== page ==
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Why the Arni way is up



Dr Tom Balchin’s mission to help UK stroke survivors was forged in tragedy. In late 1996, his twin brother Alex died aged 21 after falling from a building during a night out in London.

Three months later Tom suffered a serious subarachnoid haemorrhage stroke, which he believes may indeed have been triggered by the stress of losing his sibling.

“I wasn’t coping very well before the stroke and there was a lot of grief I just couldn’t get out,” he says.

He was initially paralysed down his left side and weighed just nine stone when he left hospital in a wheelchair six months later. His journey to independence taught him a lot about what really works in rehab; and shaped the ARNI Institute, which has helped thousands of stroke survivors since Tom founded it in 2002.

“I wanted to get out of hospital as soon as I could and I just went for it. I got hardcore about it! At home, I remember hauling myself upstairs on my behind, step by step, to prove that I didn’t need a stairlift.

“I used combinations of all sorts of exercises I found for myself, including piano finger playing exercises – but the best thing in those early days was to try to get back to my DJ decks, put my paretic hand on the platter and try and move it back and forward, beat matching. I even turned the decks backwards initially, before my fingertips were able to grip into the grooves of a record, and made special surfaces for records which assisted my fingers and thumb to move where I wanted them to go.

“The headphone was held on the side of my brain which had suffered the stroke. I progressed to being able to control the cross-fader, equalisers and samplers, take records out of and back into sleeves with my good arm and hand. It was intensive… at least four hours per day, for a number of years. The other big thing was that I was evaluating my performance in relation to my action control each time by recording what I was doing. I made some terrible tapes.

“I would encourage anyone with spasticity in their upper limbs to consider this kind, or any kind, of intensive dosage of fun ‘hobby’- type training. It’s very hard for patients to find the right thing to do, but anything they can do to ramp up the number of hours of rehabilitation, the better.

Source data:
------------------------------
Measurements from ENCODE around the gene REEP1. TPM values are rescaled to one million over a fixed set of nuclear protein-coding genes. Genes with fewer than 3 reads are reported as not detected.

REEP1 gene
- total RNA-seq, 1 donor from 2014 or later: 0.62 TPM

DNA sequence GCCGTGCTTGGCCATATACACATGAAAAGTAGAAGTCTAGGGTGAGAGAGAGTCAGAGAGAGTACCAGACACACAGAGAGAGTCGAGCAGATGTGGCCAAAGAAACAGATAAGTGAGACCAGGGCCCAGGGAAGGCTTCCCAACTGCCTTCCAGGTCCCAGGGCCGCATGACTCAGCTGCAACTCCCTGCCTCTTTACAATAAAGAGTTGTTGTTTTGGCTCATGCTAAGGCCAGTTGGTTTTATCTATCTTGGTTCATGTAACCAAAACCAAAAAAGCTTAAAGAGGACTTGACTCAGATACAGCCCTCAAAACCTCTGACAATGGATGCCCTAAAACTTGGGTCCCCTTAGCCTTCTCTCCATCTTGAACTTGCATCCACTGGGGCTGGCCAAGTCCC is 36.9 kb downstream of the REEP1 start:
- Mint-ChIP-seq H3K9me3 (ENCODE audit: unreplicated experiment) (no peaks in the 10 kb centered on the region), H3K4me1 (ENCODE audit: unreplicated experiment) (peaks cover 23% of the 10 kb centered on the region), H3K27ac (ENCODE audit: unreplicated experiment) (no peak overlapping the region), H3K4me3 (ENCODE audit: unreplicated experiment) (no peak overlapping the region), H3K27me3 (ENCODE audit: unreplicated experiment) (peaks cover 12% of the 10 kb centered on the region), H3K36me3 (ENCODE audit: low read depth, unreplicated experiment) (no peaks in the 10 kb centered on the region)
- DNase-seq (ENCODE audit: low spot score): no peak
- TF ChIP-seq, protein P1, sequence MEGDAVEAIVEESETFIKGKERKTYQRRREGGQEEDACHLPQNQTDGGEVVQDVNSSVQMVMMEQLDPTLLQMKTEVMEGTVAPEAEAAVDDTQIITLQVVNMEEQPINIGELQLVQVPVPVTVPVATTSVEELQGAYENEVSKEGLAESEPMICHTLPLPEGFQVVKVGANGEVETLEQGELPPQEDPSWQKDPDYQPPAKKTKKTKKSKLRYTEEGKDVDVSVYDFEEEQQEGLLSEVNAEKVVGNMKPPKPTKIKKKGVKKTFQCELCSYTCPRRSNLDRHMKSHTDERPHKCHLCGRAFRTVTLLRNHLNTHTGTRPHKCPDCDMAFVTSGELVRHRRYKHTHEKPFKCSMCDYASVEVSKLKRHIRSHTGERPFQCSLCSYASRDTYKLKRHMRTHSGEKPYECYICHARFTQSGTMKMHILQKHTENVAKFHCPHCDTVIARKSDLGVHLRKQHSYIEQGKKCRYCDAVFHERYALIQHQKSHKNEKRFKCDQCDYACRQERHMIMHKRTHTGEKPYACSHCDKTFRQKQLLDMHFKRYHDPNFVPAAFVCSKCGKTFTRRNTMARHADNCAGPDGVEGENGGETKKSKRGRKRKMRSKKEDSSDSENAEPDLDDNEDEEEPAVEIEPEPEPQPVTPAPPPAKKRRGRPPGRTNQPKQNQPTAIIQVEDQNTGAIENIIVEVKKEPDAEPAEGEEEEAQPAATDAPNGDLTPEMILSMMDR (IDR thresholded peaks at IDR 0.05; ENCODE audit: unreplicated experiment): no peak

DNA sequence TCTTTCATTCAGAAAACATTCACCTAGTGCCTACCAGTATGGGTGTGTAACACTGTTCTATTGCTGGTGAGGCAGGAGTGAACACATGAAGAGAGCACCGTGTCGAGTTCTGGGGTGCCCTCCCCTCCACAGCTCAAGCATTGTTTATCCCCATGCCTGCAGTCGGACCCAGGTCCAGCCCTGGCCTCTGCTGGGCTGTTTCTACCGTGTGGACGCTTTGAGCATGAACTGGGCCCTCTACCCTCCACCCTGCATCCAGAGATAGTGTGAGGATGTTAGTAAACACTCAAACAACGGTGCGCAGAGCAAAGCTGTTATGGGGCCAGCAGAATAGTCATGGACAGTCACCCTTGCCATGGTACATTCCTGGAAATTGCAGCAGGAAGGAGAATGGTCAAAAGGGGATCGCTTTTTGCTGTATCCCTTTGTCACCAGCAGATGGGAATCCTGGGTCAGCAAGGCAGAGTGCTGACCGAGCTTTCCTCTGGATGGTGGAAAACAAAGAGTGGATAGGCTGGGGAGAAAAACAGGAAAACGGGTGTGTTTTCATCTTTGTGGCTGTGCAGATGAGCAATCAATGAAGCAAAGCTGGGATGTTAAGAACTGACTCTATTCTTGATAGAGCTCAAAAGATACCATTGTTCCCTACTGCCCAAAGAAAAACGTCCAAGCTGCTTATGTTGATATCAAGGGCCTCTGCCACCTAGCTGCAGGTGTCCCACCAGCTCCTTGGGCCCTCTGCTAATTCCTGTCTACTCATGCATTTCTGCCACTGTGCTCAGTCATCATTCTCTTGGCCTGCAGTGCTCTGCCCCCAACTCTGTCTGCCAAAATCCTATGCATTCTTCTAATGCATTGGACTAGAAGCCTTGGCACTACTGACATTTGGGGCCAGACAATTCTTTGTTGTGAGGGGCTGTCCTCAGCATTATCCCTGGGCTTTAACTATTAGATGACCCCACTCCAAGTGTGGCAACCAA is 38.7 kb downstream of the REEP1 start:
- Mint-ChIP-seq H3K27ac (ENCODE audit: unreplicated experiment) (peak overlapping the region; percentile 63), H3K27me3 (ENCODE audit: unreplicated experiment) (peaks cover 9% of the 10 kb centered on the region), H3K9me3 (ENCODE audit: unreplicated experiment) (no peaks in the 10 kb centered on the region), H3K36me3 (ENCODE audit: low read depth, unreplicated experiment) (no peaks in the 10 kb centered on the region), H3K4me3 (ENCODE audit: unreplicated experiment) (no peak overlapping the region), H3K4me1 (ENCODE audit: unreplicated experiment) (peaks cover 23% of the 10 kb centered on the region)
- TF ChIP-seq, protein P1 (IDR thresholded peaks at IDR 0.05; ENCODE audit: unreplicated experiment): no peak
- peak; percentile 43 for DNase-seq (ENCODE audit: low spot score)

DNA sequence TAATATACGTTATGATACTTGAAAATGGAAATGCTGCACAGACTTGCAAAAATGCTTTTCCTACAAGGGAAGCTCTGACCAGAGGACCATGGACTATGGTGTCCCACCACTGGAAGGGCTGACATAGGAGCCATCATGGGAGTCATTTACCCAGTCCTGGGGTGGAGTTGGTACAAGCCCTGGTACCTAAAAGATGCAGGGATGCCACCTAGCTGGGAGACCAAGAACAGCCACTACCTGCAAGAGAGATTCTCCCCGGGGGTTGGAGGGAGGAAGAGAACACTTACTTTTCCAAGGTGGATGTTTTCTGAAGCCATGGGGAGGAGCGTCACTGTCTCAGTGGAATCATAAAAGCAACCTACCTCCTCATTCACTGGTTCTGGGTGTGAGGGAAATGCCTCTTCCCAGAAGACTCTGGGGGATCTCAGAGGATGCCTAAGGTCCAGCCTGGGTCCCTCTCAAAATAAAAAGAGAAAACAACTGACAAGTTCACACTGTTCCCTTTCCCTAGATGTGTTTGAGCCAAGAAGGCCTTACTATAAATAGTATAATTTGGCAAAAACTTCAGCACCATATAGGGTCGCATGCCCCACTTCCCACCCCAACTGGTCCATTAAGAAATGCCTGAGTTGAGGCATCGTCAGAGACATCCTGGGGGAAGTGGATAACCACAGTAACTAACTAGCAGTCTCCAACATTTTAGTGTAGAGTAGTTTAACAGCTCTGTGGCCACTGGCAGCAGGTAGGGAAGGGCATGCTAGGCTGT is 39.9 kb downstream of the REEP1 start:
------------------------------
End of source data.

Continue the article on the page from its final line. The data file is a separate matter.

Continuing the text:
“Back then there was nobody around to tell you not to do something, which was good, in a way. I had to innovate. Over the last 18 years or so, I’ve seen patients time and time again being told not to move for fear of doing bad movement. But in most areas, particularly lower limb rehab, this is wrong and out-of-date.”

ARNI – or Action for Rehabilitation from Neurological Injury – works with stroke survivors “stuck in limbo” after their therapy programme ends.

Via a network of specialist instructors and therapists across the UK, they learn ARNI’s functional “retraining” strategies aimed at enabling them to take charge of their own recovery.

It offers intensive one-to-one sessions in the home, some group classes and training manuals and DVDs which encourage stroke survivors to continually work on their rehabilitation. Classes are paid for by the client, although often at a reduced rate.

Balchin, however, has always been a volunteer in his own charity and has never taken any payment for his input. The programme is designed to speed clients from the stage where an NHS therapist becomes unavailable, to making recommended activities part of their daily life as they work towards more independence.

Its therapists and professional instructors meet the standards of the Stroke-Specific Education Framework. Clinical Commissioning Groups and charitable and local authorities provide community- based ARNI training for stroke survivors, which has been positively received.

The approach is now the adopted model for combined rehab and exercise after stroke for a number of UK areas.